In her book, Wallenberg: Missing Hero, Hungarian-born journalist Kati Marton notes that this apprenticeship turned out to be an education of a different sort. Once-prosperous middle-class Jews from German cities were pouring into Palestine, “reduced to ragged beggars by the Nuremberg laws.”
Raoul met many Jewish refugees at the kosher boardinghouse where he was staying and through his Dutch mentor. He heard their stories of being stripped of all rights by the German Reich and transformed into nonpersons. Marton believes “the impression this humbled segment of humanity made on him was to be permanent.”
In the spring of 1937, Gustav Wallenberg died suddenly. Raoul lost not only his surrogate father but also the mentor who had shaped his fledgling career. With his grandfather’s death, Kati Marton writes, “in a society that still required sponsors, Raoul Wallenberg, groomed for success, had none.” For the next four years, Wallenberg floundered. His American degree did not qualify him to work as an architect in Sweden. He started two businesses, but neither was successful.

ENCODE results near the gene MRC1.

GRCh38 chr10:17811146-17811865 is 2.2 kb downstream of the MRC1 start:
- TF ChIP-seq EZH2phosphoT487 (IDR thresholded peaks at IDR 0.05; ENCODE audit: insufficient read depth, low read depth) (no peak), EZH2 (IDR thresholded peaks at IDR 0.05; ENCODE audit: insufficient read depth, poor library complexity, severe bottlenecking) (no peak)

He remained profoundly concerned about the Jews in Nazi Germany, maintaining contact with refugees who had escaped to Sweden and anonymously providing a food subsidy for one needy family.
In 1941, Jacob Wallenberg, Raoul’s uncle and godfather, set him up in Stockholm with Kalman Lauer, a Hungarian who ran an export-import firm trading between Stockholm and Central Europe. As a Jew, Lauer was finding it increasingly difficult to travel to Hungary, the main market for his specialty foods. Raoul Wallenberg took over the firm’s foreign division. His amazing ability to learn languages made him invaluable to Lauer, and he began traveling frequently to Budapest, a city he quickly grew to love.